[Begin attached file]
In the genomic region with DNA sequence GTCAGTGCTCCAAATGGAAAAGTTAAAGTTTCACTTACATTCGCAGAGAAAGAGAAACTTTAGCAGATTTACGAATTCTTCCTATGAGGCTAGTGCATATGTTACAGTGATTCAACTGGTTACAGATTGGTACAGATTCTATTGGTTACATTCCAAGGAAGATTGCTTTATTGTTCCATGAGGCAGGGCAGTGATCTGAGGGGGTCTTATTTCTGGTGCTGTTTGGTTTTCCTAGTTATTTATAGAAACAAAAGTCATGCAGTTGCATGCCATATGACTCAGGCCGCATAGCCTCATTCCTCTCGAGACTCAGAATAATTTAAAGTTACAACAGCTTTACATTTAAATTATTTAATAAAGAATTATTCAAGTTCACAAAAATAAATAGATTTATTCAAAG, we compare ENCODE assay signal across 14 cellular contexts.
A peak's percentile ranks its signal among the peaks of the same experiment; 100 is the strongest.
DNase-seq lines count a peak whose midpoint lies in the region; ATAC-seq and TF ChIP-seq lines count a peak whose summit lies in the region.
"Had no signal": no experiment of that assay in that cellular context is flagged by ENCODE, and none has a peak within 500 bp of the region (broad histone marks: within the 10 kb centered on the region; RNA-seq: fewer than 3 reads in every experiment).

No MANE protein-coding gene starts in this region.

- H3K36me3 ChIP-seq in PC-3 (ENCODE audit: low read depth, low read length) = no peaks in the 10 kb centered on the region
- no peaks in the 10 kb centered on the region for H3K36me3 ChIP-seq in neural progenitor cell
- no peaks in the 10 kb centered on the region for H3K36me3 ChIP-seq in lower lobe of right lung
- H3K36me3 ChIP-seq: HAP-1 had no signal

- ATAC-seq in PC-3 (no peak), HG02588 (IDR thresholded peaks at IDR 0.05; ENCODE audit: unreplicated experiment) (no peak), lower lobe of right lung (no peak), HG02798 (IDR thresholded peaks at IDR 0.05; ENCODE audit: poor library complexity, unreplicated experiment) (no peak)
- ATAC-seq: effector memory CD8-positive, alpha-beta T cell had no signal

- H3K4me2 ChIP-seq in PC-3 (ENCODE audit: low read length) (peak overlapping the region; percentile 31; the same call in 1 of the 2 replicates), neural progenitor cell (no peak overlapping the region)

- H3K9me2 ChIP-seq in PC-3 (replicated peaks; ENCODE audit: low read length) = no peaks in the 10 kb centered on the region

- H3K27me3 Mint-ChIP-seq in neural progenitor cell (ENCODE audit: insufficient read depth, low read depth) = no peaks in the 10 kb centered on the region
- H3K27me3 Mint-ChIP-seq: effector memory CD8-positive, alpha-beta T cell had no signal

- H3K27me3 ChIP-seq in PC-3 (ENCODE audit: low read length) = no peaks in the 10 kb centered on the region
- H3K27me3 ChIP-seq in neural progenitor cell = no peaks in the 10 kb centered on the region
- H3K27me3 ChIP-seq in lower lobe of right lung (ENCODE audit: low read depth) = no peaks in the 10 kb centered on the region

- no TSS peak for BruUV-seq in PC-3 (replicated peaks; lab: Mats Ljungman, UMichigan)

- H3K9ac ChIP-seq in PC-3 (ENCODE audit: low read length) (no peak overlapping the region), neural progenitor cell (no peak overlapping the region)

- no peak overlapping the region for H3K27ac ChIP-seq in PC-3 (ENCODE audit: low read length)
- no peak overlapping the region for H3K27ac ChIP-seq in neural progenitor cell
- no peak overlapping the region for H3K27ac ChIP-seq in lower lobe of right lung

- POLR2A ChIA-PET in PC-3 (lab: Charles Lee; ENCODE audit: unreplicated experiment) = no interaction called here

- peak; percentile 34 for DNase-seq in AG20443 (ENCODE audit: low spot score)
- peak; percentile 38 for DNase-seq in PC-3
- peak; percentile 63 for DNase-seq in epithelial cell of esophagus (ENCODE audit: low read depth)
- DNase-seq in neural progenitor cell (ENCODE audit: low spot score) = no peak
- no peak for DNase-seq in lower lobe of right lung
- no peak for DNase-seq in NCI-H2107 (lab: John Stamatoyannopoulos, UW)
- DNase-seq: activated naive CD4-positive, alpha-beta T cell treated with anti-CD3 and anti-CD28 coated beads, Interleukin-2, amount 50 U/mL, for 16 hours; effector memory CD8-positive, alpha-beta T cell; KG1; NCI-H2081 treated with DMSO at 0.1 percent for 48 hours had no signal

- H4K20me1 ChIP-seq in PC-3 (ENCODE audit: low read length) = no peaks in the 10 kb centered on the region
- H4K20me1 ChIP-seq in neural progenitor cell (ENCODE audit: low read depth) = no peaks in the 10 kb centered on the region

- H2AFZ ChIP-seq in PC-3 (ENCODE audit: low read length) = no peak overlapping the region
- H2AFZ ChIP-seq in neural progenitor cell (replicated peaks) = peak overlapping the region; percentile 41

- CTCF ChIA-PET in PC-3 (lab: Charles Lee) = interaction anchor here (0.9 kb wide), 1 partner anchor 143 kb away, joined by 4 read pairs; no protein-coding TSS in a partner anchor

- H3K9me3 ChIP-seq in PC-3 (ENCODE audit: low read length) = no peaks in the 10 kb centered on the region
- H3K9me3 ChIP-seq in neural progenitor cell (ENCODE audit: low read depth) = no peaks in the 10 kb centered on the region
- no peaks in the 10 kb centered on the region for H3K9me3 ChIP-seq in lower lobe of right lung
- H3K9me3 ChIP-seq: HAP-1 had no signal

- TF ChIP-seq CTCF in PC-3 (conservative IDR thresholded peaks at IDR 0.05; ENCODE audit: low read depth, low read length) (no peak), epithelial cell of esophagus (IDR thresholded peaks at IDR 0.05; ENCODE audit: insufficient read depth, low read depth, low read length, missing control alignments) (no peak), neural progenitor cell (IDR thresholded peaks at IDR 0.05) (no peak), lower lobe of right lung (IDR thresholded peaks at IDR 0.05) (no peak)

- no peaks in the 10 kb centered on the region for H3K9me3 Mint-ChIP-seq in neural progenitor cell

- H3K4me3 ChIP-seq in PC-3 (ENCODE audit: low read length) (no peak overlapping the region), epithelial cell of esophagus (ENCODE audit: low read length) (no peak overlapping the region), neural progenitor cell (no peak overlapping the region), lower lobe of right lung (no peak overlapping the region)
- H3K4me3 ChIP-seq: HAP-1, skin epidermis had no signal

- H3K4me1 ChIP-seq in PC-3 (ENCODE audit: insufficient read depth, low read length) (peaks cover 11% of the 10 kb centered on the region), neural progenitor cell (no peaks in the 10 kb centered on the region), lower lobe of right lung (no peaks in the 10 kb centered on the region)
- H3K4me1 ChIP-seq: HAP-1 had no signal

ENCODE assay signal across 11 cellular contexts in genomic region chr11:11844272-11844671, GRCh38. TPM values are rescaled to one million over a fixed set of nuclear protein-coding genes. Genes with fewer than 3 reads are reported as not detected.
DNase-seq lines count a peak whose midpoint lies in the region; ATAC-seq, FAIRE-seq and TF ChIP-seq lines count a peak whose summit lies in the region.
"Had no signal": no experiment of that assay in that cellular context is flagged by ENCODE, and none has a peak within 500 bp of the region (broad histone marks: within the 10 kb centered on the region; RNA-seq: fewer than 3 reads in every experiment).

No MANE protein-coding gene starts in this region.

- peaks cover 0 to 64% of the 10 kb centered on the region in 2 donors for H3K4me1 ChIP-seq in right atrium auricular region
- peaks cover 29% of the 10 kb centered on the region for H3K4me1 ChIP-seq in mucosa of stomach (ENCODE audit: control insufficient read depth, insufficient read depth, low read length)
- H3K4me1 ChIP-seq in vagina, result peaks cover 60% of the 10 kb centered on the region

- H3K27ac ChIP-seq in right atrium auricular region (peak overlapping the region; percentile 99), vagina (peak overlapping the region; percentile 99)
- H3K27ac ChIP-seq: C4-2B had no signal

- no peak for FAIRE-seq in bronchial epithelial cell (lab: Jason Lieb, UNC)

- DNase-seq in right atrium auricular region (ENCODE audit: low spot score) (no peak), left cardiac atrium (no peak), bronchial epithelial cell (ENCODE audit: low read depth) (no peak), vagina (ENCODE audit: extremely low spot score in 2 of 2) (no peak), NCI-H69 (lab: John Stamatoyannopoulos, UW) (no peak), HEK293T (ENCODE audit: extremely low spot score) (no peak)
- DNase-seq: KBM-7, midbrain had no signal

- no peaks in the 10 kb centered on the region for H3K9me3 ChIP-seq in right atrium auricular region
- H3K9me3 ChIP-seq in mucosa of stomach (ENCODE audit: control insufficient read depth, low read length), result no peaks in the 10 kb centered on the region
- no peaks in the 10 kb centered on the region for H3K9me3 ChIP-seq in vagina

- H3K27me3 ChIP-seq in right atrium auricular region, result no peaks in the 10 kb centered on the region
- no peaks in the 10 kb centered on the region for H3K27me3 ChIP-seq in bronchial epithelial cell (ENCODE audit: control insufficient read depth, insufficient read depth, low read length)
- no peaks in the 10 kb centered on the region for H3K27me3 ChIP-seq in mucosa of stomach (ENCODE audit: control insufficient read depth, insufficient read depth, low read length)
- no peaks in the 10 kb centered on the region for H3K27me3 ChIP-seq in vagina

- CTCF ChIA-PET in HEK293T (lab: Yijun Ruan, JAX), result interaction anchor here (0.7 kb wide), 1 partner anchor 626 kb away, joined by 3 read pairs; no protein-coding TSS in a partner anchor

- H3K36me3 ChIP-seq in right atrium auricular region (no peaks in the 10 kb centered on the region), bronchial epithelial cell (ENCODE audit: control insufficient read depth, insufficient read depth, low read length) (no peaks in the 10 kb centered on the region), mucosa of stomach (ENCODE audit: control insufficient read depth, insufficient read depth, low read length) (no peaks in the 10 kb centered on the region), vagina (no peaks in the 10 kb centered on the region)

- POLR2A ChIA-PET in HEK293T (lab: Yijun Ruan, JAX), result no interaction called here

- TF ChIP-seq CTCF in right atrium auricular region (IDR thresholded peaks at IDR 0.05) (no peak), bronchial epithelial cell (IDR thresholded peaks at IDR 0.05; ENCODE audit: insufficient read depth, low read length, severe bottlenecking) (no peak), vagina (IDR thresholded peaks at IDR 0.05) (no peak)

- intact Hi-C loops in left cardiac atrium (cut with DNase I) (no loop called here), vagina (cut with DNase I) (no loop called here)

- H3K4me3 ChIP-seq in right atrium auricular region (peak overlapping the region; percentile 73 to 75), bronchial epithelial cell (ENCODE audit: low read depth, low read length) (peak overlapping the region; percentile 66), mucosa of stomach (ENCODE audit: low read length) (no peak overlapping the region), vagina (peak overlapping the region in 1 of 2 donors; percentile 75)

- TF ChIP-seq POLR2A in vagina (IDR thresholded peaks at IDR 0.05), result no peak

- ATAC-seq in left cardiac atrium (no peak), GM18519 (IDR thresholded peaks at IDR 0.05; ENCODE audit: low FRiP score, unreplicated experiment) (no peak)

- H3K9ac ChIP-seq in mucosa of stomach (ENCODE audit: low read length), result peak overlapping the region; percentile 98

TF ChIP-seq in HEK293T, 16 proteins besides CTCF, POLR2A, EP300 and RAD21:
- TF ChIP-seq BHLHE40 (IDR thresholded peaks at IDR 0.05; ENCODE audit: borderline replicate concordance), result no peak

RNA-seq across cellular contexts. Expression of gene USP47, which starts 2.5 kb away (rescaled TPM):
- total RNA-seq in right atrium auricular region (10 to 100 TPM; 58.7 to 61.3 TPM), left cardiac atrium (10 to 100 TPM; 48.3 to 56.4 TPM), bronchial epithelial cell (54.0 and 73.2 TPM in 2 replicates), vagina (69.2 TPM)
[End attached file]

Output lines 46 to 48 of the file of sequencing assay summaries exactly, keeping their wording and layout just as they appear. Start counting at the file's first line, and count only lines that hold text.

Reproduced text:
- H3K4me1 ChIP-seq: HAP-1 had no signal

ENCODE assay signal across 11 cellular contexts in genomic region chr11:11844272-11844671, GRCh38. TPM values are rescaled to one million over a fixed set of nuclear protein-coding genes. Genes with fewer than 3 reads are reported as not detected.
DNase-seq lines count a peak whose midpoint lies in the region; ATAC-seq, FAIRE-seq and TF ChIP-seq lines count a peak whose summit lies in the region.